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Via an interview with Pixel Union, head of Tumblr’s mobile division Buzz Andersen on the problem of being forced to be your real identity online — isn’t the internet supposed to free us from that?
One of the things that fascinates me is the way a lot of young people seem to use Tumblr, which is basically as a positive, aspirational alternative to the social networking institution they’re accustomed to: Facebook.
Rather than forcing them to represent themselves as they are, which I think is Facebook’s major goal, Tumblr allows them to represent the romantic self (or selves) they wish to be. I think this is a big part of the intense emotional attachment a lot of people seem to have to Tumblr.
Facebook is currently #1 in terms of time spent online, but Tumblr recently became #2. I think this is because they both appeal to intense human desires, but I would argue that off the two Tumblr appeals to the more positive …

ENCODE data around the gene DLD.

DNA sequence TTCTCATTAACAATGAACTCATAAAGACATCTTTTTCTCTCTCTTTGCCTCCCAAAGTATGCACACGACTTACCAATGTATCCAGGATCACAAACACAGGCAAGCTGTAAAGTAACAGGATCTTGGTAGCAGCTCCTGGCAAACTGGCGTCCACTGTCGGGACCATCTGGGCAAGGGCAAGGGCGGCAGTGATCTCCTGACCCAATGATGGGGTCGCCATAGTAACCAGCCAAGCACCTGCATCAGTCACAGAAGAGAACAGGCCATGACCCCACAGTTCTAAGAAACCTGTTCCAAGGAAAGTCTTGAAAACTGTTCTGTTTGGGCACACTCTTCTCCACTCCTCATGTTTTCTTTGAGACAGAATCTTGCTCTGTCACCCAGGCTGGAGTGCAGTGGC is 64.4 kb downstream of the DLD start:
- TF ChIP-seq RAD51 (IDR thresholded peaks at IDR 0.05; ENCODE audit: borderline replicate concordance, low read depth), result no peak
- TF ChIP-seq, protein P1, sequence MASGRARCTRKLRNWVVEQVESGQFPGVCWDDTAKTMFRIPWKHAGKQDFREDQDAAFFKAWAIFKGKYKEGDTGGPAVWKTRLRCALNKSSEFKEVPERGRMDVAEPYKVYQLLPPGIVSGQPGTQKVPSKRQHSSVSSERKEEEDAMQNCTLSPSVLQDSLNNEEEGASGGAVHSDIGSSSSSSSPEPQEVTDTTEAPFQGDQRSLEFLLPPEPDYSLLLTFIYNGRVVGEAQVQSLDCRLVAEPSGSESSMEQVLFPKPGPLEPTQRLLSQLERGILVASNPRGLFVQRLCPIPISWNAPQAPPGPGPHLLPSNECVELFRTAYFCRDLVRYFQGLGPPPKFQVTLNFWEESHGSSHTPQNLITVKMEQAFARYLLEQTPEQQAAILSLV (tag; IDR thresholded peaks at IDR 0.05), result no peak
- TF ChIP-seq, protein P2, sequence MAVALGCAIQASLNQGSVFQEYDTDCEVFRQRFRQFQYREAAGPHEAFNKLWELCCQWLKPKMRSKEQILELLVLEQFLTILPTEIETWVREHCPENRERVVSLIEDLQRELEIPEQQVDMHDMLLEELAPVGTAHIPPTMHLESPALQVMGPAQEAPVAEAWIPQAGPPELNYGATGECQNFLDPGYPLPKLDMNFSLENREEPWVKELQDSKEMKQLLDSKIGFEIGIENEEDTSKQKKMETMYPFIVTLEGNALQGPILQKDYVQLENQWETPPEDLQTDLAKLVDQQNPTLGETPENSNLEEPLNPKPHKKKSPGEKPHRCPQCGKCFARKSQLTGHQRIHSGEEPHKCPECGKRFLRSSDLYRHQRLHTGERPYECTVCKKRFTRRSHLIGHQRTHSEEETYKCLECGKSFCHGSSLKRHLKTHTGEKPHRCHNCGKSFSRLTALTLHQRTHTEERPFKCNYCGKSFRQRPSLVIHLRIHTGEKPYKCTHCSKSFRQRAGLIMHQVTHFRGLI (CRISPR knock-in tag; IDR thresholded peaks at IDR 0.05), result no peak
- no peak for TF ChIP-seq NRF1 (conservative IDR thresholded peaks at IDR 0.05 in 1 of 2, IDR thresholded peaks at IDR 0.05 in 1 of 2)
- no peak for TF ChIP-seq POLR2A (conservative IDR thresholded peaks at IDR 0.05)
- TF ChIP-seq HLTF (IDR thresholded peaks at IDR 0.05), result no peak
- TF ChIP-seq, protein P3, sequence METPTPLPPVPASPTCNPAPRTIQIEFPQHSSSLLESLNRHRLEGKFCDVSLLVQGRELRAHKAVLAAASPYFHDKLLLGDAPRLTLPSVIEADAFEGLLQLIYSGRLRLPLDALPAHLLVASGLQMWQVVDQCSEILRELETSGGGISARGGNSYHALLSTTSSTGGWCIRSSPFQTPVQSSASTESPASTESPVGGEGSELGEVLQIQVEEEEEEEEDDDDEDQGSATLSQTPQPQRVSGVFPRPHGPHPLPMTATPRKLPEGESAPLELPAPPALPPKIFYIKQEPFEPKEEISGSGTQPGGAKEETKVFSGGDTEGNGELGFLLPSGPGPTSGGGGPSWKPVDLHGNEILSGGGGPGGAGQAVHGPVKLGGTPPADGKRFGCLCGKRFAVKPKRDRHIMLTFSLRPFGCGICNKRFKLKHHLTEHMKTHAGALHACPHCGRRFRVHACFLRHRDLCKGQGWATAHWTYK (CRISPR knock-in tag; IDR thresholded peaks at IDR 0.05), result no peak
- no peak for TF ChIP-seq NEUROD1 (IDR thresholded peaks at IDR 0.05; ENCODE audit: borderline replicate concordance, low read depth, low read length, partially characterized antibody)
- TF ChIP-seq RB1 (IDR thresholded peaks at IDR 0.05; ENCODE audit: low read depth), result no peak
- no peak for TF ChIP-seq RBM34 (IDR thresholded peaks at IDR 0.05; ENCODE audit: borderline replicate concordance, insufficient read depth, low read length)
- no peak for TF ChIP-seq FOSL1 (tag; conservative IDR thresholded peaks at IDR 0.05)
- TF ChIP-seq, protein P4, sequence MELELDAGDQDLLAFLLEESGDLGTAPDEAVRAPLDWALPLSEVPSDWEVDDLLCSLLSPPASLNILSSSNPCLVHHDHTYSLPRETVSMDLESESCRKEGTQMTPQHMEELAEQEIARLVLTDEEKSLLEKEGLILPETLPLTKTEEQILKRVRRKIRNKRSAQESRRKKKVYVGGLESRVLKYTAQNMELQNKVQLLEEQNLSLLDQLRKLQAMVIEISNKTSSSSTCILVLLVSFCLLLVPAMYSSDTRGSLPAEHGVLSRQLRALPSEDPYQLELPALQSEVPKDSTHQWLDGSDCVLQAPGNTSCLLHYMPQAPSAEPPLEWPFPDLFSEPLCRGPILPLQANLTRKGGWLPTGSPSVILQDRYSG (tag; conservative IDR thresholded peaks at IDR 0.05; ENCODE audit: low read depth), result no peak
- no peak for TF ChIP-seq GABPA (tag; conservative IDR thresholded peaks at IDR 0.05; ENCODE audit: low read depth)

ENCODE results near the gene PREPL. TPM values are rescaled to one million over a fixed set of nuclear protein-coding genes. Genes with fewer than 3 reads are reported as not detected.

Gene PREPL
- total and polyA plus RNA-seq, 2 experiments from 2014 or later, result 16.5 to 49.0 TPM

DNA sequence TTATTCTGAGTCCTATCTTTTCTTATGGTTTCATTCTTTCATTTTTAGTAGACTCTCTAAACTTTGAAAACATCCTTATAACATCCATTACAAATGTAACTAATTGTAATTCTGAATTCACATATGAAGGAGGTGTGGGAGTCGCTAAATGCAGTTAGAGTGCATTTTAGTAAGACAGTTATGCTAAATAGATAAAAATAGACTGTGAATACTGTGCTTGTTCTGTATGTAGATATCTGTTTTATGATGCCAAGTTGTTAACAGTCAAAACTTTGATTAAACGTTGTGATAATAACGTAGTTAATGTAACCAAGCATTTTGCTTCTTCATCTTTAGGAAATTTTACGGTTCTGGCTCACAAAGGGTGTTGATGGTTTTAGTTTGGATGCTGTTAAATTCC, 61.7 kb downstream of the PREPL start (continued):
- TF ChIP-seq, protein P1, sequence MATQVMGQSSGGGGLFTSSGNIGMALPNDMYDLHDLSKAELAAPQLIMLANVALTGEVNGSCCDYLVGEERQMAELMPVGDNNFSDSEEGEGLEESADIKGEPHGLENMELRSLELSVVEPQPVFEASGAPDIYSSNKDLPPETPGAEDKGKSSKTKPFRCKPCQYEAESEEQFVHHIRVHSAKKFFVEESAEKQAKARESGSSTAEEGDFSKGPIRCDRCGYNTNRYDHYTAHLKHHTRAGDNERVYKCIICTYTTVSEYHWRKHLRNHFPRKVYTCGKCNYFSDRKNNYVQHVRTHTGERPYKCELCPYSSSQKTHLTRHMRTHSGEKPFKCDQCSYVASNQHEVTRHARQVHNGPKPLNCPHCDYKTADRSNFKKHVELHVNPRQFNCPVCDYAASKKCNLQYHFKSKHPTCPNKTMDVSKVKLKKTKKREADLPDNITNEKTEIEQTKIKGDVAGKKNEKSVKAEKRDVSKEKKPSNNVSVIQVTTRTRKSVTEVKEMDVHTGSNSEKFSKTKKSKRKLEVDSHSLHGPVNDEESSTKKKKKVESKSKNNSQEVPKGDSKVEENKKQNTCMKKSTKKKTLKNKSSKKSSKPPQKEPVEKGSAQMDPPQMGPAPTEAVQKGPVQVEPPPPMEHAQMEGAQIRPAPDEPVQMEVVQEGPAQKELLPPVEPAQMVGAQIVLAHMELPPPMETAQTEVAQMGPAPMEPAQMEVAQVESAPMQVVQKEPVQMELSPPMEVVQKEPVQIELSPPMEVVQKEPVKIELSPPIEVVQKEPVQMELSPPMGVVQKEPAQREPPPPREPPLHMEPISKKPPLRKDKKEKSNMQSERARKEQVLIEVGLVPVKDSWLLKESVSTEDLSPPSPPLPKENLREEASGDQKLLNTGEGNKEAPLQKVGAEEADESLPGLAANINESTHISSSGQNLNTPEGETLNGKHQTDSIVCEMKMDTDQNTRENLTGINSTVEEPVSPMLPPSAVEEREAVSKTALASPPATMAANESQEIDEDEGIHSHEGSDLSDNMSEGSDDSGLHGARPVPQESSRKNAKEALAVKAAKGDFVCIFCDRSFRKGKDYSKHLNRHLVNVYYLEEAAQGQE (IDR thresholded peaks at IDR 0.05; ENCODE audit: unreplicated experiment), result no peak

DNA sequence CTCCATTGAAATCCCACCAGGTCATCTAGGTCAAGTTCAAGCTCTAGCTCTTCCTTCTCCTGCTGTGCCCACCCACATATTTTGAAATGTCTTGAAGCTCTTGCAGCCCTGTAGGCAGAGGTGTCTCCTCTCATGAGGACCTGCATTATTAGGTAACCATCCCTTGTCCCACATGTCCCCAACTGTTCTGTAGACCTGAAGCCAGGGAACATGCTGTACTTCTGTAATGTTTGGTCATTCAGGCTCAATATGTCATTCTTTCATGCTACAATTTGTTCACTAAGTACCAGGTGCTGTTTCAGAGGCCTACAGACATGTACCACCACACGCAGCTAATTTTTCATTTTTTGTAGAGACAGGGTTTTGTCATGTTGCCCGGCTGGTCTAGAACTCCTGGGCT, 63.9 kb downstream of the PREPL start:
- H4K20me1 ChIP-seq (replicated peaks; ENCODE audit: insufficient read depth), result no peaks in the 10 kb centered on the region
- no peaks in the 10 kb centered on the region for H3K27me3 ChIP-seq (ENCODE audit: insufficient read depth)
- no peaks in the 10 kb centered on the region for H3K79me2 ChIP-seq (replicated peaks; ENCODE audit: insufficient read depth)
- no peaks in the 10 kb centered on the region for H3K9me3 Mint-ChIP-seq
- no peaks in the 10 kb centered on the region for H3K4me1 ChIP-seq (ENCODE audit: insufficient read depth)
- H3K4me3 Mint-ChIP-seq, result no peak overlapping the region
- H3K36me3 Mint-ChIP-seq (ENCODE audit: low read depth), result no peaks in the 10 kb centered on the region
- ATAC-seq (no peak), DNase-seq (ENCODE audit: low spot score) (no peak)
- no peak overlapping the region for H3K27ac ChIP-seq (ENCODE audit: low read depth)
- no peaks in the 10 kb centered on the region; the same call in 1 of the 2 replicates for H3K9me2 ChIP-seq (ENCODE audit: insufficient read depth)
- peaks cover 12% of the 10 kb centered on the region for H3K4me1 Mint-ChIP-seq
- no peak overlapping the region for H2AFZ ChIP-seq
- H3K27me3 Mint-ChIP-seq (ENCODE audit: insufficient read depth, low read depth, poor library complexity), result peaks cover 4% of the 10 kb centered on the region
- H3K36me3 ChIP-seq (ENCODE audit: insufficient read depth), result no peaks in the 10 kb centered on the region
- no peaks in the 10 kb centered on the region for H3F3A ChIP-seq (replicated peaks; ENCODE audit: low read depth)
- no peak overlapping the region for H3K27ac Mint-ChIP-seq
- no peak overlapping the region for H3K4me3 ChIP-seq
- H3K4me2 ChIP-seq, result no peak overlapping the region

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Via PBS MediaShift:
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As a teenager who was vocally opinionated about political issues, I often heard the cautionary refrain “Politics is not the topic of polite conversation.” That counsel must have been lost on me, since I find myself as an adult publicly airing my opinions as both the political correspondent for this blog and as a Democratic analyst periodically appearing on FoxNews.com. I understand the wisdom of that advice, however, and know that conversations about politics (like those about religion) often begin as well-intentioned contests of ideas but end as emotionally charged and intractable disputes.
A new study released today from the Pew Internet and American Life Project illustrates this point. It found that 18 percent of people who use social networking sites such as Facebook and Google+ have blocked, unfriended or hidden someone because of that person’s disagreeable political postings.
To determine whether this is simply a case of the online public steering clear of, um, impolite conversation or is broader evidence of political opinions abruptly ending meaningful relationships, one must dig a bit deeper into the data.
Created by German artist Tobias Leingruber and available via the hypothetical government agency the FB Bureau. Why wait until these become mandatory? Get yours now:
With more than 800 million users Facebook is the dominant identity system on the web. When signing-up for new services around the open web it’s quite common to use Facebook Connect instead of creating a new user account. People stop ranting on blog comments because they only allow comments connected to your “real name” aka “Facebook Identity” (till the end of time).